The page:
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The value of any part of a residence that is inherited by an exempt beneficiary will be taken into account.

 Legislation will be introduced in Finance Bill 2018/19 to ensure that for deaths applying on or after 29 October 2018, the value of any part of a residence that is inherited by an exempt beneficiary is taken into account in determining a person’s lost relievable amount.

It is intended that Section 8J Inheritance Tax Act 1984 will be amended to ensure that where a residence forms part of a person’s estate immediately before their death as a gift with reservation of benefit, it will only be treated as being inherited by a direct descendant if the property became immediately comprised in the direct descendant’s estate as a result of the original gift.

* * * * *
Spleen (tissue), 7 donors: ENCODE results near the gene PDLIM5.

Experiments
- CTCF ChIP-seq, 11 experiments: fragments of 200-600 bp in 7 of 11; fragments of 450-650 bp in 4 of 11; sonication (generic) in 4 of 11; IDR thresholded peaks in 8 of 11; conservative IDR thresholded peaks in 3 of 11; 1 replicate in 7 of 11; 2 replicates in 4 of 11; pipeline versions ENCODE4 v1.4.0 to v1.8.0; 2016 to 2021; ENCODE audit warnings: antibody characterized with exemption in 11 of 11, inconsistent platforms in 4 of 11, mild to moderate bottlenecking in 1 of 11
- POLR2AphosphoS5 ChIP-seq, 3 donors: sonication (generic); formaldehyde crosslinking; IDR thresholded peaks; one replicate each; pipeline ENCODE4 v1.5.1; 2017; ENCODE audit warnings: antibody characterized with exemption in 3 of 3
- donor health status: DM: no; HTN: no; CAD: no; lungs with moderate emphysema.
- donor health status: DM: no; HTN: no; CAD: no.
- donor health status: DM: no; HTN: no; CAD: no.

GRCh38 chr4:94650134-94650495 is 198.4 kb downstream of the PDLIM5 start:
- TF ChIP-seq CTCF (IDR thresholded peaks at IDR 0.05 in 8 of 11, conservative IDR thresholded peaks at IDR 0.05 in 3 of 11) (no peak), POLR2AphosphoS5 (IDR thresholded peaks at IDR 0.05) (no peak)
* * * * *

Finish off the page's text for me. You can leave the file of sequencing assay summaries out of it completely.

The RNRB is an additional inheritance tax nil-rate band, conditional on a residence being passed on death to a direct descendant. This is currently £125,000, and will rise to £150,000 in 2019 to 2020, and £175,000 in 2020 to 2021. There is a tapered withdrawal of the additional nil-rate band for estates with a net value of more than £2m. This is at a withdrawal rate of £1 for every £2 over this threshold.

Any unused RNRB can be transferred to a surviving spouse or civil partner. It is also available when a person downsizes or ceases to own a home on or after 8 July 2015 and assets of an equivalent value, up to the value of the additional nil-rate band, are passed on death to direct descendants.

Article from ACCA In Practice